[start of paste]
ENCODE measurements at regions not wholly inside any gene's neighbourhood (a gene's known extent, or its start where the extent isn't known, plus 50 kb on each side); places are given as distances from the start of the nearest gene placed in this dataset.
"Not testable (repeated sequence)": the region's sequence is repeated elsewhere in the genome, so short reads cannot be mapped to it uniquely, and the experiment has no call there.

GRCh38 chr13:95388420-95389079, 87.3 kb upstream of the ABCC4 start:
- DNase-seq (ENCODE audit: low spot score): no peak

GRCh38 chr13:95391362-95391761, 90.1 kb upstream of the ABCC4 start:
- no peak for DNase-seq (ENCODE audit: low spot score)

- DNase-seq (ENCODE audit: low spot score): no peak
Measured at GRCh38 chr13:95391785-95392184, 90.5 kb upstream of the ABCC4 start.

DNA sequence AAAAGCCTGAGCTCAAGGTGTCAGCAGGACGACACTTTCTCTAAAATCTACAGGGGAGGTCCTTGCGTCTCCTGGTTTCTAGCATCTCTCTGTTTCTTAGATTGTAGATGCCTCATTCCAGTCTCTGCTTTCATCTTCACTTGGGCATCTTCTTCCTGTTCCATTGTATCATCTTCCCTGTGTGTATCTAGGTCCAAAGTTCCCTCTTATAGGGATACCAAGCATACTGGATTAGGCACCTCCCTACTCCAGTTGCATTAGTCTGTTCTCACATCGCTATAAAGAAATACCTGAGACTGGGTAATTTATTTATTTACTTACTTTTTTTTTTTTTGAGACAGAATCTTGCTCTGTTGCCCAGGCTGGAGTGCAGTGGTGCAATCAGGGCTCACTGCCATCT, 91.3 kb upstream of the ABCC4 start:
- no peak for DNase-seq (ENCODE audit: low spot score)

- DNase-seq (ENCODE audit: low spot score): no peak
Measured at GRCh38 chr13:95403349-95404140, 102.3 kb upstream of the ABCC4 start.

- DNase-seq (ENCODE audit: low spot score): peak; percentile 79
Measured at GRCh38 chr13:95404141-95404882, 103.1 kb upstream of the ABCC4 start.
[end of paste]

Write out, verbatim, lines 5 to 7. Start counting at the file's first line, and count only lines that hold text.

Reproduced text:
GRCh38 chr13:95391362-95391761, 90.1 kb upstream of the ABCC4 start:
- no peak for DNase-seq (ENCODE audit: low spot score)

- DNase-seq (ENCODE audit: low spot score): no peak